VanCallis defense questions lack of evidence in Millsap murder

The coroner gives the report on the death of teen April Millsap in court.

- The murder trial of James VanCallis, the man accused of killing 14-year-old April Millsap, continued Tuesday with the prosecution laying out evidence against the murder suspect including gruesome pictures from the crime scene.

Police testified that April's body was found in a heavily wooded area along the Macomb Orchard Trail in Armada in 2014 and showed drone video the jury.

The Macomb County deputy medical examiner testified that Millsap's attacker likely stood on her neck for three to five minutes. 

The prosecution held the motorcycle helmet  belonging to 34-year-old James VanCallis, on trial for kidnapping, murdering, and attempting to sexually assault April, who died of blunt force trauma and asphyxiation. 

"The helmet was impacting soft tissues," said Dr. Mary Pietrangelo, Macomb County Deputy Medical Examiner. "The helmet is much harder than the soft tissue."

But the defense was asking Tuesday if the helmet was used to attack April and a thorough investigation was done, where is the DNA evidence? 

"If she went down quickly after being struck in the head by some object," Pietrangelo said. "She maybe would not have been able to fight back in any way that would be able to accumulate that type of DNA evidence."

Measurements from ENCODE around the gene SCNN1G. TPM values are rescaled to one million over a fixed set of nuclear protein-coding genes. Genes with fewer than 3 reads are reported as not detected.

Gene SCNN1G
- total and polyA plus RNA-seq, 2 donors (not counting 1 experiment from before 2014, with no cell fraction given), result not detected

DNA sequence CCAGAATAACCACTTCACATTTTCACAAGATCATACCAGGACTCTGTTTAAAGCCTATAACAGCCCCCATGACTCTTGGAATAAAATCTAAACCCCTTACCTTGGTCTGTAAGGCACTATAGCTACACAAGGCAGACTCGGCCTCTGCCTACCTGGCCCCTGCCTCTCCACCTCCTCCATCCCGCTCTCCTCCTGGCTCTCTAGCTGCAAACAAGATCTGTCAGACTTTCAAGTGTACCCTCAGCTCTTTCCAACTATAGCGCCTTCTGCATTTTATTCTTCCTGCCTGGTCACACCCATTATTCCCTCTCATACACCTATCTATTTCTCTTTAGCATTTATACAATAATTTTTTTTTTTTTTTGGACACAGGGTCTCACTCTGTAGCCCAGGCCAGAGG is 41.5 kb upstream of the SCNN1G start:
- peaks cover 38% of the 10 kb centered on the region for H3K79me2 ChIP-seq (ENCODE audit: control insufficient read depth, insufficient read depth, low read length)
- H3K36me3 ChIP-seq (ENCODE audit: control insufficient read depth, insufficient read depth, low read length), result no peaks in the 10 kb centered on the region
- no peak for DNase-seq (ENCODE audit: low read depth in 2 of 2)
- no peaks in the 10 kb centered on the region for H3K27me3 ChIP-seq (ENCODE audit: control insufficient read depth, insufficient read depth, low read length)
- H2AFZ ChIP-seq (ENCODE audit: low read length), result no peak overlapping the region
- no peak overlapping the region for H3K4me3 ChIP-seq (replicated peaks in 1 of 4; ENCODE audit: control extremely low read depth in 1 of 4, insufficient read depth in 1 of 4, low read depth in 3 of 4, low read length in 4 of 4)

Armada Police Chief Howard Smith was on the stand and explained that 34-year-old VanCallis became a suspect the murder, kidnapping and attempted sexual assault after police dug through roughly a thousand tips.

"There was one from a neighbor that called in regards to the motorcycle and that they used to see him regularly on it but they hadn't seen him on it in a while probably because we had it," Smith said.

An eyewitness described the man and a sketch was put together. When that was released, police received tips that the man they looking for may be VanCallis.

They also received tips on his helmet and a blue and white motorcycle spotted on home surveillance. Another witness said VanCallis was seen wearing a different type of shoe than he told police.

"The imprints on the victim's neck were so significant and vivid that we felt that if we could find those shoes, then we could match it up. But we couldn't find the shoes," Smith said.

The defense took the prosecution to task over the composite sketch.

They argued it was made from only one witness and brought tips that it resembled other people, not just VanCallis.

Prosecutors showed jurors a similar pair of shoes they say VanCallis was seen wearing on social media.

However, the defense argues those aren't his shoes and said they're not an exact match to the tread marks on Aprils' neck.

But their biggest argument came down to DNA. Smith testified that there was no DNA evidence found to connect VanCallis to April.

The trial continues Wednesday with surveillance video expected to be released.

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